- Capital experts 5. An easy way to pay for the trip
- A place to see history 6. A healthy form of transport
- Popular tourist routes 7. A contrast to the dark city
- Named after its form 8. Why driving on the other side
A. The London Underground is the quickest and easiest way of getting around the city. Today it is as important a landmark of the capital as Big Ben or the London Eye. The underground is often called the Tube because of its shape: tube shaped tunnels, stations and trains. The Tube became an official name for the first time in the early 1900s, after the Central London Railway (now the Central Line) was named the Twopenny Tube.
B. In 1956 the red London double-decker bus appeared on the London streets for the first time. At that time, the London buildings had gone black because of smoke from the coal used for heating. What’s more, due to the local climate and lack of wind, there was always fog in the city. Under such gloomy circumstances, the bright-red London double-decker bus became a sensation! In the past 50 years, the red double-decker has become an icon of London.
C. Oyster is an electronic smart card ticket. Regardless of whether you live in London, or you are a tourist, a day trip visitor, or a regular visitor to the capital, the Oyster Card is definitely the easiest way to travel around the London Transport system. Simply touch the card on the yellow reader to get through the Tube gates or board other London public transport. The card doesn’t even need to be removed from your purse or wallet to work.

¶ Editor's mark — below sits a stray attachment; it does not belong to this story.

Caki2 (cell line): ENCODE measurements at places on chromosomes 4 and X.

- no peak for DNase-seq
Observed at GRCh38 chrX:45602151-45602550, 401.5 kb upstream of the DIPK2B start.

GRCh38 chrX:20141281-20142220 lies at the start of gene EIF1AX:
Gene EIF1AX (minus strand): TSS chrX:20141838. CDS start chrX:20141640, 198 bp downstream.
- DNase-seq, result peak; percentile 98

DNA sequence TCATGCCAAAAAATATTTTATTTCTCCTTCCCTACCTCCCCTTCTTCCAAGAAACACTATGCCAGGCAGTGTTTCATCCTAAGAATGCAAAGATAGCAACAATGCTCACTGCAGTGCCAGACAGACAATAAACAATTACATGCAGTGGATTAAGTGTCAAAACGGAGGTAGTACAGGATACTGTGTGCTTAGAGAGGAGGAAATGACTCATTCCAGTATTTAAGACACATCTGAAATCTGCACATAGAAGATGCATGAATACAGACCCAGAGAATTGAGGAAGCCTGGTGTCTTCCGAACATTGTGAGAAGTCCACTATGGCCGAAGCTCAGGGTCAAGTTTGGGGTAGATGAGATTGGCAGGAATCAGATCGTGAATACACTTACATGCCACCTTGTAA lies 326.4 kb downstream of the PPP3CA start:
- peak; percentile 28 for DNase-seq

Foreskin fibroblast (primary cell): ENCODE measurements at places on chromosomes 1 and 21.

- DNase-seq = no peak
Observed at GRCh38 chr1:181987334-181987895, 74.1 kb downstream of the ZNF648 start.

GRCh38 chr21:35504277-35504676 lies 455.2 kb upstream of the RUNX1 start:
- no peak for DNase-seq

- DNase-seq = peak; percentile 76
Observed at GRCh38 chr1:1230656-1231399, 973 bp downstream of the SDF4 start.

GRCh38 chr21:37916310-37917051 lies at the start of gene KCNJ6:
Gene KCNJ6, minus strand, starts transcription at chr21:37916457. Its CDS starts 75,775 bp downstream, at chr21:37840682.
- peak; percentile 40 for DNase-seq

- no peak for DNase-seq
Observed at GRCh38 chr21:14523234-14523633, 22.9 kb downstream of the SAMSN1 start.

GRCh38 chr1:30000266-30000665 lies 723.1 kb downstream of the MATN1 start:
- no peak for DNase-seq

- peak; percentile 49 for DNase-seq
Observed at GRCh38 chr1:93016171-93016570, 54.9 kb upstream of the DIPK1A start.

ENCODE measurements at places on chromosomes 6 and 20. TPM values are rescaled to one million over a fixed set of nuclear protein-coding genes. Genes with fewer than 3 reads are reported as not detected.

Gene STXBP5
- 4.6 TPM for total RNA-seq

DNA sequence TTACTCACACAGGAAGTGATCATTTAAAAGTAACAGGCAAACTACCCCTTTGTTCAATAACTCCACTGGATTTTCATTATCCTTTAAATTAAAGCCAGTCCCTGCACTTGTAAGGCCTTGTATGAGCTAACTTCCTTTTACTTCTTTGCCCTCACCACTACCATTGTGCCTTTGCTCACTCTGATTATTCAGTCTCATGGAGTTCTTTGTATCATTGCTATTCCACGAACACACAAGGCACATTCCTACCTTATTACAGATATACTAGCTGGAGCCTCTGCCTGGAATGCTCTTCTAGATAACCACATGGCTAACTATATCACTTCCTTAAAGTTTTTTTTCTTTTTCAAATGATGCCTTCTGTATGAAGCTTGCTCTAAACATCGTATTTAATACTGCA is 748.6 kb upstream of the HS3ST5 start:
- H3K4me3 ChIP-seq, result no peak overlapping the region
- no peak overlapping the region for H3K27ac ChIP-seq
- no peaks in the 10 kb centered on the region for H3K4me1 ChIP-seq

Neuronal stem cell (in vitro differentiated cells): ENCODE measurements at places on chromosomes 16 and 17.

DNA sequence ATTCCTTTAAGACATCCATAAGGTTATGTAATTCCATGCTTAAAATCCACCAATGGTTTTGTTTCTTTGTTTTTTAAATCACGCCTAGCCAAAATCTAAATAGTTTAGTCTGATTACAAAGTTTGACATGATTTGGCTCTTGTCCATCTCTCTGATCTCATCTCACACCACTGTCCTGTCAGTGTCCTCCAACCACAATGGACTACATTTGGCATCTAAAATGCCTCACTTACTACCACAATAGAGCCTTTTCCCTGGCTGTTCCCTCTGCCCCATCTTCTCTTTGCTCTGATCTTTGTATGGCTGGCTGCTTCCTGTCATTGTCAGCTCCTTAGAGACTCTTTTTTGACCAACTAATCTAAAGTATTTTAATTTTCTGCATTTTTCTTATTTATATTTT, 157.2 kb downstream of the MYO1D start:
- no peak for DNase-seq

D. The London Transport Museum is worth visiting. Entrance is not free but the price of £15 for a year pass is more than reasonable. The exhibitions displayed in the museum present London transport in its historical context. There are more than 80 vehicles, including a red London bus and the world’s first Underground train. The galleries are full of interactive exhibits for young people to play on – including real buses and trains!
E. In London there are around 23 000 taxis. The taxi drivers know every corner of London because all of them have to take an exam, called the Knowledge. This exam supposes that the candidate driver can recognize most of the 20 000 London streets and knows how to choose the shortest route between two points. Each taxi driver should also know all the parks, cinemas, theatres and museums in the city.
F. Over the last few years, cycling around London has been getting more and more popular. The reasons are obvious — there is no ‘carbon waste’ and it prevents obesity and heart disease. For tourists, it is often also the quickest and the easiest way to see London, with the bonus of getting some exercise. The casual user hires a bike at one of the numerous bike stations, rides it where he or she wants and then returns it to any of the docking stations.
G. If you’ve ever been to Britain, one of the first things you will have noticed is that the British drive on the wrong side of the road. They drive on the left! The reason for this goes back to the days when people travelled on horses. Most people are right-handed and the left is the natural side to ride on if you are on horseback — you need your right hand to hold a sword in case of any trouble.